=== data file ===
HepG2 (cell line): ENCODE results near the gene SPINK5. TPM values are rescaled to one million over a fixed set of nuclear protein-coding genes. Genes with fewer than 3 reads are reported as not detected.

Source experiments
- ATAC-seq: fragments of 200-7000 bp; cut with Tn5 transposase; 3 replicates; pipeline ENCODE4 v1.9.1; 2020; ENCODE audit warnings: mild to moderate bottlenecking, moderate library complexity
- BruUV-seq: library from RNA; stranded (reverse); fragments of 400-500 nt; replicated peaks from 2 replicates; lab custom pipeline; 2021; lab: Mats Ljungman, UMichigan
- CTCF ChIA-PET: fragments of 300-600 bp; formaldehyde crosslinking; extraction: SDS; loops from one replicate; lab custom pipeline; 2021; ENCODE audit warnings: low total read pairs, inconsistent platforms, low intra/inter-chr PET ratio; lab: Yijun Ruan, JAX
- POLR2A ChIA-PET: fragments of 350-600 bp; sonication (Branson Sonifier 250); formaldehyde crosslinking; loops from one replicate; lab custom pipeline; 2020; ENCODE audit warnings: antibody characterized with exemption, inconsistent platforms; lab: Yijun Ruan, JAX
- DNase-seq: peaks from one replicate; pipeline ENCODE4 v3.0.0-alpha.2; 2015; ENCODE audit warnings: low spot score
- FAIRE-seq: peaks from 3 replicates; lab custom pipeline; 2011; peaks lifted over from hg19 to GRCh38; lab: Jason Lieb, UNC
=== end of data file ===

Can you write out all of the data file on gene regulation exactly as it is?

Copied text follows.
HepG2 (cell line): ENCODE results near the gene SPINK5. TPM values are rescaled to one million over a fixed set of nuclear protein-coding genes. Genes with fewer than 3 reads are reported as not detected.

Source experiments
- ATAC-seq: fragments of 200-7000 bp; cut with Tn5 transposase; 3 replicates; pipeline ENCODE4 v1.9.1; 2020; ENCODE audit warnings: mild to moderate bottlenecking, moderate library complexity
- BruUV-seq: library from RNA; stranded (reverse); fragments of 400-500 nt; replicated peaks from 2 replicates; lab custom pipeline; 2021; lab: Mats Ljungman, UMichigan
- CTCF ChIA-PET: fragments of 300-600 bp; formaldehyde crosslinking; extraction: SDS; loops from one replicate; lab custom pipeline; 2021; ENCODE audit warnings: low total read pairs, inconsistent platforms, low intra/inter-chr PET ratio; lab: Yijun Ruan, JAX
- POLR2A ChIA-PET: fragments of 350-600 bp; sonication (Branson Sonifier 250); formaldehyde crosslinking; loops from one replicate; lab custom pipeline; 2020; ENCODE audit warnings: antibody characterized with exemption, inconsistent platforms; lab: Yijun Ruan, JAX
- DNase-seq: peaks from one replicate; pipeline ENCODE4 v3.0.0-alpha.2; 2015; ENCODE audit warnings: low spot score
- FAIRE-seq: peaks from 3 replicates; lab custom pipeline; 2011; peaks lifted over from hg19 to GRCh38; lab: Jason Lieb, UNC